In the arts of peace, man is a bungler.
-- George Bernard Shaw
There is something unnatural about parents burying their children.
-- Herodotus THE ROMAN deity Janus was a curious metaphysical creature. He was represented with two faces, joined along the line from ear to jaw. The two countenances simultaneously surveyed the past and the future, one keenly aware of history, the other possessed of a kind of pristine foreknowledge. It is not surprising that the Romans associated Janus with time, but they also saw in this two-faced god a symbol of war.
I'm thinking about this curious Roman deity. I've become convinced that we all share with Janus this ability to look in opposite directions. And I am more convinced that my vision about the past is much better than my vision of the future.
Last year at this time, just before Christmas, I wrote an essay that appeared on this page. It was about a short walk I took in the woods with a 3-year-old boy. We went looking for holly. I reminisced about my childhood, about how the Cold War hung over those holidays like an invisible Grinch, ready to steal Christmas and everything else.
This time last year, events in Germany and Eastern Europe had convinced me that peace was about to break out all over -- and just in time for the season of peace. I know now, of course, that my proclamations were more than a little premature.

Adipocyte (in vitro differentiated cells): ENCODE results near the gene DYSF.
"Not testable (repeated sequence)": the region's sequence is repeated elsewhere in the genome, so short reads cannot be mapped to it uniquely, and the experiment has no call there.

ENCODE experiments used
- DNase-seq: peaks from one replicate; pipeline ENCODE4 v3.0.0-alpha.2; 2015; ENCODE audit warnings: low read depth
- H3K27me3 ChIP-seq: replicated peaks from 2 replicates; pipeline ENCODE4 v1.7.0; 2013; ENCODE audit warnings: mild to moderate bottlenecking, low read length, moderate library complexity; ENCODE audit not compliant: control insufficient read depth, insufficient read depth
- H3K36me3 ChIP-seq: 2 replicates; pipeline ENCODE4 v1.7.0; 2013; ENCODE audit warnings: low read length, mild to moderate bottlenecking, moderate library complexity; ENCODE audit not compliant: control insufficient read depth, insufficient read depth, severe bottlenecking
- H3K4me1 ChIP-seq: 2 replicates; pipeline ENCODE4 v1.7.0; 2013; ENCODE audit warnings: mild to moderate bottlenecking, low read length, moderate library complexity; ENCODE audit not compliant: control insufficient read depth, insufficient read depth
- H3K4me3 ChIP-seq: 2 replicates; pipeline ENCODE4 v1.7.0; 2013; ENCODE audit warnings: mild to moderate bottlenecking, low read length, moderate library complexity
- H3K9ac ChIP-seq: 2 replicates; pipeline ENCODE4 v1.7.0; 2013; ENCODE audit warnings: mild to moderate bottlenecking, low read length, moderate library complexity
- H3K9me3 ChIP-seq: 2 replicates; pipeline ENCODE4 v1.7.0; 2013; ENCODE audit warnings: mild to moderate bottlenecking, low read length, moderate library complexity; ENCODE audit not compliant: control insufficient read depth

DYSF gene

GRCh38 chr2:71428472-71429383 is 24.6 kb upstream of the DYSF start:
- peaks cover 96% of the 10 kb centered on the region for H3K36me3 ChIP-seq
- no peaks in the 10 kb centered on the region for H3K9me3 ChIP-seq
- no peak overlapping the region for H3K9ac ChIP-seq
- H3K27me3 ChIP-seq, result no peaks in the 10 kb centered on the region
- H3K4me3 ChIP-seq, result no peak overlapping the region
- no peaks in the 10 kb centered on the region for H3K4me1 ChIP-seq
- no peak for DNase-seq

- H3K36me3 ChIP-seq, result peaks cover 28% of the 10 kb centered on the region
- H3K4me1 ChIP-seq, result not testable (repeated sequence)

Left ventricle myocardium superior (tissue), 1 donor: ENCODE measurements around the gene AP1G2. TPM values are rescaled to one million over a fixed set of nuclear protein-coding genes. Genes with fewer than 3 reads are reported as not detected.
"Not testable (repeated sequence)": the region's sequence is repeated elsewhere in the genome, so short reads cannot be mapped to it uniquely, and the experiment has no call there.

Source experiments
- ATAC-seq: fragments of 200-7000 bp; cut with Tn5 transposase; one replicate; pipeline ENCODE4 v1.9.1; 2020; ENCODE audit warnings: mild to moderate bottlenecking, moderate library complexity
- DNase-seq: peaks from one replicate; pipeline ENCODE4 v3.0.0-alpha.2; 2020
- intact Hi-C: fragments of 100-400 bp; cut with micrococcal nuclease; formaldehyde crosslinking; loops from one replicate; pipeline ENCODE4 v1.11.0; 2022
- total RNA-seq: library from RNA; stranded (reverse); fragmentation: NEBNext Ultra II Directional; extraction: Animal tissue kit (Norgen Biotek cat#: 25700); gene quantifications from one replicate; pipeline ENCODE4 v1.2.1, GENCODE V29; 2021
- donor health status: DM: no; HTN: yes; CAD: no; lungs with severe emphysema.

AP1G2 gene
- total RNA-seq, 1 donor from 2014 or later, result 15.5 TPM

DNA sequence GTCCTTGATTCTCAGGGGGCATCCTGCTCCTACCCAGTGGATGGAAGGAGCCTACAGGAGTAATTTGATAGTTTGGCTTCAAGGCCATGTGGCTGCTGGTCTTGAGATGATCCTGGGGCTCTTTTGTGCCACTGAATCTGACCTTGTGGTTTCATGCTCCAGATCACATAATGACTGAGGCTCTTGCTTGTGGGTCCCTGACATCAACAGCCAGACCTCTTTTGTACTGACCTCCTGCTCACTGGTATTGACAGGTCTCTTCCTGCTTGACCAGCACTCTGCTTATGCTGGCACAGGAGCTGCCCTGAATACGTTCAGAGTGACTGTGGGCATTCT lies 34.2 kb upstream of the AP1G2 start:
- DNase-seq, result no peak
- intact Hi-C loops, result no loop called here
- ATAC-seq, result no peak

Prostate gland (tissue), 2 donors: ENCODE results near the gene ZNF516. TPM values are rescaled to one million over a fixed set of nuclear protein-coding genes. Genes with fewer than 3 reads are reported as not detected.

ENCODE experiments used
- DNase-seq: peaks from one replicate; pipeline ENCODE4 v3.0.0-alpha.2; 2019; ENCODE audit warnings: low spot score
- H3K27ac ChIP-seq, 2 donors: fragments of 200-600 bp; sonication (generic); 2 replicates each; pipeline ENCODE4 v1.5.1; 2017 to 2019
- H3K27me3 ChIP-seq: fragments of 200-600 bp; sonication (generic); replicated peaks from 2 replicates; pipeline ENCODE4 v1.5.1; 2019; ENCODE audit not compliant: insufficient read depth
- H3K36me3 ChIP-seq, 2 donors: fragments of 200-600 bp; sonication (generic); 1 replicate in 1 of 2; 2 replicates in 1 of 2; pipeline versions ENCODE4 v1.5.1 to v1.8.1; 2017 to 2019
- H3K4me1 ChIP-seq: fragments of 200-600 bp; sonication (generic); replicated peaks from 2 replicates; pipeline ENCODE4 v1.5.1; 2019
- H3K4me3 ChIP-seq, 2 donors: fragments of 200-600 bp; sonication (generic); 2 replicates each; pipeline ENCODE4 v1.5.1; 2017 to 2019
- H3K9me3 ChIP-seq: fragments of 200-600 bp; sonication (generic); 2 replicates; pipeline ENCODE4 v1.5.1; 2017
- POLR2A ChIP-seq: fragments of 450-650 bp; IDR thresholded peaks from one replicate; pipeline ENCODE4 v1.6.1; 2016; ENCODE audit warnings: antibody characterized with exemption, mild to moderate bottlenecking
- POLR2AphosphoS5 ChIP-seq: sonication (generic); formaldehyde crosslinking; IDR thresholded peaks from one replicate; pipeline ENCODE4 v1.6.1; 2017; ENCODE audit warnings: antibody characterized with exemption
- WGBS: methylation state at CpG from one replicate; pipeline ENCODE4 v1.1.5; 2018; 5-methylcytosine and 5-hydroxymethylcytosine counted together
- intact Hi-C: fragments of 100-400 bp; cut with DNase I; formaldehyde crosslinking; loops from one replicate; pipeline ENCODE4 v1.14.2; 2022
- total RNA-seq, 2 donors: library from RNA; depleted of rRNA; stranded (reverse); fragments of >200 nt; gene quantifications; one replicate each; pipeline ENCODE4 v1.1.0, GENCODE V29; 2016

At Christmas of 1983, I was on my way to Harrod's department store in London. Just before I got to the store, an IRA bomb nearly destroyed it. Members of the "army" had left their explosives in an empty baby carriage. The street in front of the massive store was strewn with glass and the carcass of a dead dog whose only sin had been to pick the wrong street on which to walk while the IRA was practicing its freedom-fighting.
Four years before that, just after Christmas, I left the Bologna train station on my way to Rome. That was the day the Red Guard decided to make what it later called "a gesture of defiance." By the time I reached Rome, the Italian television stations were broadcasting pictures of the splintered bench on which I had been sitting earlier in the day. The "guard" had exploded a bomb in a station full of widows and young families returning to their villages after the celebration of Christmas in the big city.
This year, I seem to have regained my sight in that pair of eyes that scour the past for some sense of what these former holiday seasons have meant, not just to me, but to the families of those people in the wrong place at the wrong time. Mostly what those eyes see, at not yet too great a distance, are pieces of Flight 103 scattered across a Scottish countryside I once walked while preparing for the celebration of the birth of Christ.
Here in the dead of night, with that pair of eyes that focus on the future, I wonder if peace is possible -- not just in the Persian Gulf, not just in Northern Ireland, but in an entire race of beings which Konrad Lorenz tells us is the only species that gratuitously kills its own members -- for oil, for land, for a pair of sneakers or a basketball jacket.
Stephen Vicchio teaches philosophy at the College of Notre Dame. His most recent collection of essays, "Ordinary Mysteries," will be published in the spring.